World through my eyes
It was International Dance Day yesterday and from various events organised to mark the day, I had chance to witness one at the India Habitat Centre in New Delhi. It was a wonderful event to mark the landmark day. This day not just makes you celebrate the spirit of dance but also helps you learn new developments in performing arts and know about new artists. I had tried to be regular at such events for some years now.
In 1982 the Dance Committee of International Theatre Institute (ITI) founded International Dance Day to be celebrated every year on the 29th April. This was the birthday of Jean-Georges Noverre (1727-1810), creator of modern ballet. The intention of the International Dance Day Message was to celebrate dance, revel in the universality of this art form, cross all political, cultural and ethnic barriers, and bring people together with a common language – dance. You can’t agree more.
Every year a message from an outstanding choreographer or dancer is circulated throughout the world. The author of the message is selected by the International Dance Committee of ITI and the Executive Council of ITI. The message is translated into numerous languages and circulated globally.
The programme, that I witnessed was organised by Utsav Music and the events of the evening were Bharatanatyam solo by Dakshina Vaidyanathan; Kathak solo by Diva Goswami Dikshit; Odissi duet by Vrinda Chadha and Vinod Kevin Bachan; Kuchipudi group by the disciples of Raja Radha Reddy; Mohiniyattam solo by Alexandra Vodopyanova; Sattriya by Jhilmill Pathak; Duet Chaau by Rakesh Sai Babu with Priya Srinivasan; Russian Ballet solo by Nikolina Nikoleski and Vilasini Natyam by Purvadhanashree.
Odissi dancer Vrinda Chadha is based in Delhi and is disciple of Padmashree Ranjana Gauhar. While, Vinod Kevin Bachan was born and brought up in Trinidad in Caribbean. He started dance by learning Kuchipudi for seven years in Trinidad. A sudden encounter with an Odissi Dancer and a chance of Indian government’s scholarship brought him close to Odissi. He came to Bhubaneswar in 2009 and finally to Delhi in 2013 to train under Guru Ranjana Gauhar.
Bharat Natyam dancer Purvadhanashree, disciple of dance legend Swapna Sundari is now well known for her revival to the Vilasini Natyam. I have seen her few performances and she was again at her best with a small piece of her dance.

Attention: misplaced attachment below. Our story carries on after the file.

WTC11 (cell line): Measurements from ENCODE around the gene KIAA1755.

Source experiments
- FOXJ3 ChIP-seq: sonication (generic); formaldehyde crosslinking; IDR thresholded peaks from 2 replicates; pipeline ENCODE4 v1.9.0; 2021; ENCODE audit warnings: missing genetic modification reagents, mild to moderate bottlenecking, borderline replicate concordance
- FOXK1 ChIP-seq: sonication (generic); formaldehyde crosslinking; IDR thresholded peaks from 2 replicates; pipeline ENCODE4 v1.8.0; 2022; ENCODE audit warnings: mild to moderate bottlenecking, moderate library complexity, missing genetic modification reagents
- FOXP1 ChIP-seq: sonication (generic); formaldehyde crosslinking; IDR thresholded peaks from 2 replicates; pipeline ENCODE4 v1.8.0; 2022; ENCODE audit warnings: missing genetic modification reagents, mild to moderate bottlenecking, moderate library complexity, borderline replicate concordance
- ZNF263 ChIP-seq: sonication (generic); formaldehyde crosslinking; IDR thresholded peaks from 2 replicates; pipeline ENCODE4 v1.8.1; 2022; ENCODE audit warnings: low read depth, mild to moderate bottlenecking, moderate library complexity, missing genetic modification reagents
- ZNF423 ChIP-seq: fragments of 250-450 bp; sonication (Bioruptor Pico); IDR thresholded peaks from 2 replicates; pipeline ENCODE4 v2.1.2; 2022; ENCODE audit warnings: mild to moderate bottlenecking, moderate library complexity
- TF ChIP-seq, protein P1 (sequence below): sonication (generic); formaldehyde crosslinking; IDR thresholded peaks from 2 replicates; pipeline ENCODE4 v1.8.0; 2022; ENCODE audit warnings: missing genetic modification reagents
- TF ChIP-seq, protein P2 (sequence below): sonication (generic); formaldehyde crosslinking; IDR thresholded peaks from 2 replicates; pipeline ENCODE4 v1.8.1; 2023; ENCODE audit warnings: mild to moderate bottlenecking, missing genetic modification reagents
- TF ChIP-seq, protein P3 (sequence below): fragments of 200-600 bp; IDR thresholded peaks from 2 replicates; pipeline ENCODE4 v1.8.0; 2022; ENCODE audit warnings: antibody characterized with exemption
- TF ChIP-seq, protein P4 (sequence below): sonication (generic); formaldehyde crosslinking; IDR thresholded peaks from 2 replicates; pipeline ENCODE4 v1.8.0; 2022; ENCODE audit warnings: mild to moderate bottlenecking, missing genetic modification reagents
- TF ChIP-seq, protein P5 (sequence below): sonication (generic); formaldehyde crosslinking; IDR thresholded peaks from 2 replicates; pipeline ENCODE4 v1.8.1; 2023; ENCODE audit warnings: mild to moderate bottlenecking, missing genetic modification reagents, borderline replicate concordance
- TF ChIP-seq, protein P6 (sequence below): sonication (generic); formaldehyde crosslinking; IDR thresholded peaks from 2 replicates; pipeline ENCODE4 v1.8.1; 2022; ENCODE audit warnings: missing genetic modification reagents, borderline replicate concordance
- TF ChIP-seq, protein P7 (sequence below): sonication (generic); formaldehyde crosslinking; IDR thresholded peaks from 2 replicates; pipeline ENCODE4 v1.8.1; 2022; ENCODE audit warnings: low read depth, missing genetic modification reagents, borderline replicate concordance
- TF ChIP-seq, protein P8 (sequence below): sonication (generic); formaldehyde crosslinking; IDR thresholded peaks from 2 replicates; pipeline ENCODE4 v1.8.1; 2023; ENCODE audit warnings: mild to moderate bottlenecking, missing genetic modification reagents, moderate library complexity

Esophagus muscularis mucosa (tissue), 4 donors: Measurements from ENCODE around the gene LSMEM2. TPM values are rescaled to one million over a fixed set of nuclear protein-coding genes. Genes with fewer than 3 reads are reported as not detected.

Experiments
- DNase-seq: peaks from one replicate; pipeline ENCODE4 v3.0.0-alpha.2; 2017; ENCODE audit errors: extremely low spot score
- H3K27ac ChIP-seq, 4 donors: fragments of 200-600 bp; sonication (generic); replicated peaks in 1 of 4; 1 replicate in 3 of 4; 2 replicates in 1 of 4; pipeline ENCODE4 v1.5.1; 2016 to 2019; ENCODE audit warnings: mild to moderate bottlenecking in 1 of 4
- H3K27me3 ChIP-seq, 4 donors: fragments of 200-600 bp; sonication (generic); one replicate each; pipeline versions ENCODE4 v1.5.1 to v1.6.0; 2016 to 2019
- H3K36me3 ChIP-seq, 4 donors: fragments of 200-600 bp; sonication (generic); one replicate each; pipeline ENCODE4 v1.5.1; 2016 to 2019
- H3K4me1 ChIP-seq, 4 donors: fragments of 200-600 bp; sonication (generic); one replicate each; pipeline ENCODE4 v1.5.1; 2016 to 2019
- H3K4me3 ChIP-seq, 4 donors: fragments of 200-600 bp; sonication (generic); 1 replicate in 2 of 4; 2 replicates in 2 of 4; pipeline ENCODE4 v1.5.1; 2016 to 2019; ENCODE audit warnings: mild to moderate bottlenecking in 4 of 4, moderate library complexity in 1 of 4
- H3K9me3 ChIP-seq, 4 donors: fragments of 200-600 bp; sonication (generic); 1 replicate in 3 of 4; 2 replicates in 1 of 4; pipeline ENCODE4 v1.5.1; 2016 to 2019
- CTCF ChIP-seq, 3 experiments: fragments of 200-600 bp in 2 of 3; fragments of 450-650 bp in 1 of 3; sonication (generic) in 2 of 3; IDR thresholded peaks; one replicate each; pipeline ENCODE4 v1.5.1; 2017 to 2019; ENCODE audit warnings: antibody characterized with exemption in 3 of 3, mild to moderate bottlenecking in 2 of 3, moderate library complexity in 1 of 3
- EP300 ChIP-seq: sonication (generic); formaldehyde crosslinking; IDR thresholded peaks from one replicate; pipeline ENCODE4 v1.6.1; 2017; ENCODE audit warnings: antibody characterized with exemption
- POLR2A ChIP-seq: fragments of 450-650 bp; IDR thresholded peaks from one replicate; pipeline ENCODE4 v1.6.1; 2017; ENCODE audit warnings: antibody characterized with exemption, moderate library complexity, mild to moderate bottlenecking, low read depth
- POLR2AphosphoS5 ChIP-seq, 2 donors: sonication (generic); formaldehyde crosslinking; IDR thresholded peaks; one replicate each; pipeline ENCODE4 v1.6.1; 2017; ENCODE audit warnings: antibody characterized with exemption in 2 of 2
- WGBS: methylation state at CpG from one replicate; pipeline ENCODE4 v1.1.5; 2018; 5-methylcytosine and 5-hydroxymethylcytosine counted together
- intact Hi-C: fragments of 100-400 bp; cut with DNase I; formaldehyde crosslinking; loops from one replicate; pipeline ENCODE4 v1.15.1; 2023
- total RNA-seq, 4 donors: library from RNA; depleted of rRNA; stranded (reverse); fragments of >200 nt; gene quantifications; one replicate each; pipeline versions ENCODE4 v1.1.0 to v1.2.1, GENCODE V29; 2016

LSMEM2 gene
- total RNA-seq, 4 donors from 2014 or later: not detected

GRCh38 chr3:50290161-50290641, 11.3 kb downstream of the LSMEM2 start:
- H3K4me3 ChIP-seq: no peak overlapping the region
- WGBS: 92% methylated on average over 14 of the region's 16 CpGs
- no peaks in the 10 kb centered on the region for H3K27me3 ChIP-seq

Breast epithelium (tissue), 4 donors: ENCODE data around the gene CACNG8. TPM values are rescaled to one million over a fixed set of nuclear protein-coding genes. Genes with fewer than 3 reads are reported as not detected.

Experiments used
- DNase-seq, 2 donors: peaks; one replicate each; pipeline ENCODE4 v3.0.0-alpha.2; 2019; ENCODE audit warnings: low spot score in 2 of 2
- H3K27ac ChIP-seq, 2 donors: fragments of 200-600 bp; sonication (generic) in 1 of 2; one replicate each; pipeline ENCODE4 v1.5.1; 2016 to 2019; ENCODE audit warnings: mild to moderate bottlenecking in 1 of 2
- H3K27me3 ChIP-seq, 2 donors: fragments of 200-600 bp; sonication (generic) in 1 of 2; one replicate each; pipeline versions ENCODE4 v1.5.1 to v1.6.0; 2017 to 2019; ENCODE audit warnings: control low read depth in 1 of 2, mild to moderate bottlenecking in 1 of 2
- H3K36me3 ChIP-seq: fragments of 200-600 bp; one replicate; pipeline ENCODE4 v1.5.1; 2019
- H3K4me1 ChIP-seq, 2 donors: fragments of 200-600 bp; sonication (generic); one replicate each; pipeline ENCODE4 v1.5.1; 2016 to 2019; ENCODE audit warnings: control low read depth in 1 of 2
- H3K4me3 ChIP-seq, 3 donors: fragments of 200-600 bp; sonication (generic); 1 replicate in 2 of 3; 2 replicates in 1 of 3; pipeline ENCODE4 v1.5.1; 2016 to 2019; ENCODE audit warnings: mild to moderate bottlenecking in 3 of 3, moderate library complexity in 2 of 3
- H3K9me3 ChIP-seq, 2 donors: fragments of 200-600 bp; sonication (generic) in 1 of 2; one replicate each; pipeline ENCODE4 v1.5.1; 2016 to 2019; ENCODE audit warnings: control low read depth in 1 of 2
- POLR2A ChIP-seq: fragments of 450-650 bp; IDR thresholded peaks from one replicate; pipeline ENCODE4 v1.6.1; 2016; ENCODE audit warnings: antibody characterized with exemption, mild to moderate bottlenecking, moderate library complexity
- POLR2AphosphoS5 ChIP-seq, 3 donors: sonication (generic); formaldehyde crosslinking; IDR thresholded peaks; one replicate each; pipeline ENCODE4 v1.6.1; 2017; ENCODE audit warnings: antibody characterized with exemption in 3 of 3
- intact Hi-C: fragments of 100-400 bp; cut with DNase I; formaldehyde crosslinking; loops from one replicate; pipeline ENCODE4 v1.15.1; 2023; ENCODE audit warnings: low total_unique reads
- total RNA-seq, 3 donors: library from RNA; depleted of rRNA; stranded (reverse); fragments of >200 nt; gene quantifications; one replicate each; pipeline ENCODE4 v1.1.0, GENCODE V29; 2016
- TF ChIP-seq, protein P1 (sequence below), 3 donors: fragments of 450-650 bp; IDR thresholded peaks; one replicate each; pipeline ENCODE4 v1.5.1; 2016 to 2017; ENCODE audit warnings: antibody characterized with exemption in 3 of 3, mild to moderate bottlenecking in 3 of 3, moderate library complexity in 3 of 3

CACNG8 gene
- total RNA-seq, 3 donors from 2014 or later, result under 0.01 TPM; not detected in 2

Also read: Divinity of Bharatnatyam by Purvadhanashree
Also read: Vilasini Natyam – Dance of the Devadasis
Diva Goswami Dikshit, disciple of Guru Munna Shukla was excellent in her Kathak performance. Divya has been initiated into the Lucknow Gharana of Kathak under the guidance of Guru Yogini Gandhi. Divya has also established ‘Divyakala’, a creative venture showcasing her versatility as a dancer, teacher, artist, dramatist and creative therapist.
A dance collaboration featuring Mayurbhnaj Chaau and Bharatnatyam by Rakesh Sai Babu with Priya Srinivasan was one of the stand-out performance of the evening. They mesmerised the audience by their perfect harmony of two different dance formats in a same dance. Rakesh Sai Babu was born to a Royal ancestry of renowned Mayurbhanj Chhau performers. He is grandson of Guru Anant Charan Saibabu and has successfully carried forward the legacy of this traditional dance. While, Priya Srinivasan studied Bharatnatyam under Guru Leela Samson and completed post-graduation from Kalakshetra. She now teaches Bharatnatyam at the Shriram Bharatiya Kala Kendra, Delhi and her own dance school.
Russian dancer Alexandra Vodopyanova also impressed the audience by her solo Mohiniyattam. Alexandra had a journey from Irish Dance to Mohiniyattam and in between going through learning of Odissi and Kathak as well. She is now an accomplished Mohiniyattam dancer and teacher and has given many solo performances.
Jhilmill Pathak gave a scintillating performance of Sattriya dance. Sattriya represents the classical dance tradition of Assam. This major dance tradition is said to be created by saint scholar Sankaradev. This is a Krishna-centred dance drama. It mostly comprises of a one act play commonly known as ‘Ankiya Nat’. Jhilmill Pathak has been disciple of Guru Bhabananda Barbayan.
There were couple of more performances, which I had to miss. Honestly speaking, such events also help me shake some dust off my cameras and help me check my camera handling capabilities.
Have you been witness to any programme with an array of such different dance formats? Share your experience with us in the comments section below.
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